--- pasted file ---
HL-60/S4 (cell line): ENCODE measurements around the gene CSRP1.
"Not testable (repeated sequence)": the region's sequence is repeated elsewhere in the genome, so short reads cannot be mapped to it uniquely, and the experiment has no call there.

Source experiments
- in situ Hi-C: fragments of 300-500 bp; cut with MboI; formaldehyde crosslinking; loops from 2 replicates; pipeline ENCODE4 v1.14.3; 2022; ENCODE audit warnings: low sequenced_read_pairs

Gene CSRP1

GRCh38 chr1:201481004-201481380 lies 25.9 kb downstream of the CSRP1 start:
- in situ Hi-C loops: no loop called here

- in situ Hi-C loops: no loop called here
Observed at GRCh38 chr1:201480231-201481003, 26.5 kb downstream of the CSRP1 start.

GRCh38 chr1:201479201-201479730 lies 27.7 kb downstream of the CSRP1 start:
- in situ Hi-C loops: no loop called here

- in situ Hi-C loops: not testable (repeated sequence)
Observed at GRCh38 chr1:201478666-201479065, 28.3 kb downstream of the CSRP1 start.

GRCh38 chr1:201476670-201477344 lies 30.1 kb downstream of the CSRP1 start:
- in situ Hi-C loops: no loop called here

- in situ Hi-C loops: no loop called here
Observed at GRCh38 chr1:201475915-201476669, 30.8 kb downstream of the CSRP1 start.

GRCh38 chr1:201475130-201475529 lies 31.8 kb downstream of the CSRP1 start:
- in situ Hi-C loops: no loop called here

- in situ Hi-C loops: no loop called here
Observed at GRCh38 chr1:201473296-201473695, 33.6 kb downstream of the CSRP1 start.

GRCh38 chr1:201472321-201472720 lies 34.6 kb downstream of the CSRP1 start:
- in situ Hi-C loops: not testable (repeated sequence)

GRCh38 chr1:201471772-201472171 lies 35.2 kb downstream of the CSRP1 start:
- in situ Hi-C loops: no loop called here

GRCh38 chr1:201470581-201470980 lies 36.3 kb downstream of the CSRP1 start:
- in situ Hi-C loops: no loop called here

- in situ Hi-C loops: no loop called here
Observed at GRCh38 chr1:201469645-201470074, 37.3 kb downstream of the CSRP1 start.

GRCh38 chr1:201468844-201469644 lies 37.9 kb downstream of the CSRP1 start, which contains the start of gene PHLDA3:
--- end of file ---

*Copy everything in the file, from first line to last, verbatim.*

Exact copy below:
HL-60/S4 (cell line): ENCODE measurements around the gene CSRP1.
"Not testable (repeated sequence)": the region's sequence is repeated elsewhere in the genome, so short reads cannot be mapped to it uniquely, and the experiment has no call there.

Source experiments
- in situ Hi-C: fragments of 300-500 bp; cut with MboI; formaldehyde crosslinking; loops from 2 replicates; pipeline ENCODE4 v1.14.3; 2022; ENCODE audit warnings: low sequenced_read_pairs

Gene CSRP1

GRCh38 chr1:201481004-201481380 lies 25.9 kb downstream of the CSRP1 start:
- in situ Hi-C loops: no loop called here

- in situ Hi-C loops: no loop called here
Observed at GRCh38 chr1:201480231-201481003, 26.5 kb downstream of the CSRP1 start.

GRCh38 chr1:201479201-201479730 lies 27.7 kb downstream of the CSRP1 start:
- in situ Hi-C loops: no loop called here

- in situ Hi-C loops: not testable (repeated sequence)
Observed at GRCh38 chr1:201478666-201479065, 28.3 kb downstream of the CSRP1 start.

GRCh38 chr1:201476670-201477344 lies 30.1 kb downstream of the CSRP1 start:
- in situ Hi-C loops: no loop called here

- in situ Hi-C loops: no loop called here
Observed at GRCh38 chr1:201475915-201476669, 30.8 kb downstream of the CSRP1 start.

GRCh38 chr1:201475130-201475529 lies 31.8 kb downstream of the CSRP1 start:
- in situ Hi-C loops: no loop called here

- in situ Hi-C loops: no loop called here
Observed at GRCh38 chr1:201473296-201473695, 33.6 kb downstream of the CSRP1 start.

GRCh38 chr1:201472321-201472720 lies 34.6 kb downstream of the CSRP1 start:
- in situ Hi-C loops: not testable (repeated sequence)

GRCh38 chr1:201471772-201472171 lies 35.2 kb downstream of the CSRP1 start:
- in situ Hi-C loops: no loop called here

GRCh38 chr1:201470581-201470980 lies 36.3 kb downstream of the CSRP1 start:
- in situ Hi-C loops: no loop called here

- in situ Hi-C loops: no loop called here
Observed at GRCh38 chr1:201469645-201470074, 37.3 kb downstream of the CSRP1 start.

GRCh38 chr1:201468844-201469644 lies 37.9 kb downstream of the CSRP1 start, which contains the start of gene PHLDA3: